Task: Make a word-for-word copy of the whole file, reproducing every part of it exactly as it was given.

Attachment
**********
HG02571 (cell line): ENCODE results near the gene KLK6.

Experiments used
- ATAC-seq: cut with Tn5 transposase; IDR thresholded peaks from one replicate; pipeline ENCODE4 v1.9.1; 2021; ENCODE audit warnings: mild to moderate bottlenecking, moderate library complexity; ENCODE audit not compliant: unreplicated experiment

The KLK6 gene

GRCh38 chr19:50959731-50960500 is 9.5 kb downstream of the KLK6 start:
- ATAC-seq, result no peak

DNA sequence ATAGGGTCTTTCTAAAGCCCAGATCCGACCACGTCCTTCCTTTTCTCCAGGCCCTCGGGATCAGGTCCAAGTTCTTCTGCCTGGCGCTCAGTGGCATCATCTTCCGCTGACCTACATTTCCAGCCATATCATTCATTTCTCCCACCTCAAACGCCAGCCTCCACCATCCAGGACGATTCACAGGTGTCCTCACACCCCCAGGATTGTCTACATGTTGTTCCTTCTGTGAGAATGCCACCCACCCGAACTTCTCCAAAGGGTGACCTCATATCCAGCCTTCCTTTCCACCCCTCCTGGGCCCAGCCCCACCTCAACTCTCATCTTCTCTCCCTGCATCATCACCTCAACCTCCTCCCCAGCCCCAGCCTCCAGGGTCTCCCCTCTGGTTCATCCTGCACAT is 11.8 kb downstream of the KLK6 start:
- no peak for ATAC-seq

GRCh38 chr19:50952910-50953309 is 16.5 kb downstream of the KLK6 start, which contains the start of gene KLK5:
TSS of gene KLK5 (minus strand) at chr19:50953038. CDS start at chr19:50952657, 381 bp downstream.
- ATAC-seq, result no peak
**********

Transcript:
HG02571 (cell line): ENCODE results near the gene KLK6.

Experiments used
- ATAC-seq: cut with Tn5 transposase; IDR thresholded peaks from one replicate; pipeline ENCODE4 v1.9.1; 2021; ENCODE audit warnings: mild to moderate bottlenecking, moderate library complexity; ENCODE audit not compliant: unreplicated experiment

The KLK6 gene

GRCh38 chr19:50959731-50960500 is 9.5 kb downstream of the KLK6 start:
- ATAC-seq, result no peak

DNA sequence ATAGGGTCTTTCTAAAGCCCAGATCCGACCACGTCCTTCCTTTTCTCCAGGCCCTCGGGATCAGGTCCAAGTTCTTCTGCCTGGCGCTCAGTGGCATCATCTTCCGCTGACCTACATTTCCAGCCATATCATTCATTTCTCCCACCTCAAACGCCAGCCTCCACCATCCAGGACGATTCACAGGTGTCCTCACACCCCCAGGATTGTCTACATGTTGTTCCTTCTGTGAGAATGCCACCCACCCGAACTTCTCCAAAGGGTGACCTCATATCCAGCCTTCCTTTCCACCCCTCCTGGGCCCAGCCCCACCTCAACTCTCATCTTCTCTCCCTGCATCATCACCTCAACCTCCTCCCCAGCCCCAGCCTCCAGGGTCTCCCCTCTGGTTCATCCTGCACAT is 11.8 kb downstream of the KLK6 start:
- no peak for ATAC-seq

GRCh38 chr19:50952910-50953309 is 16.5 kb downstream of the KLK6 start, which contains the start of gene KLK5:
TSS of gene KLK5 (minus strand) at chr19:50953038. CDS start at chr19:50952657, 381 bp downstream.
- ATAC-seq, result no peak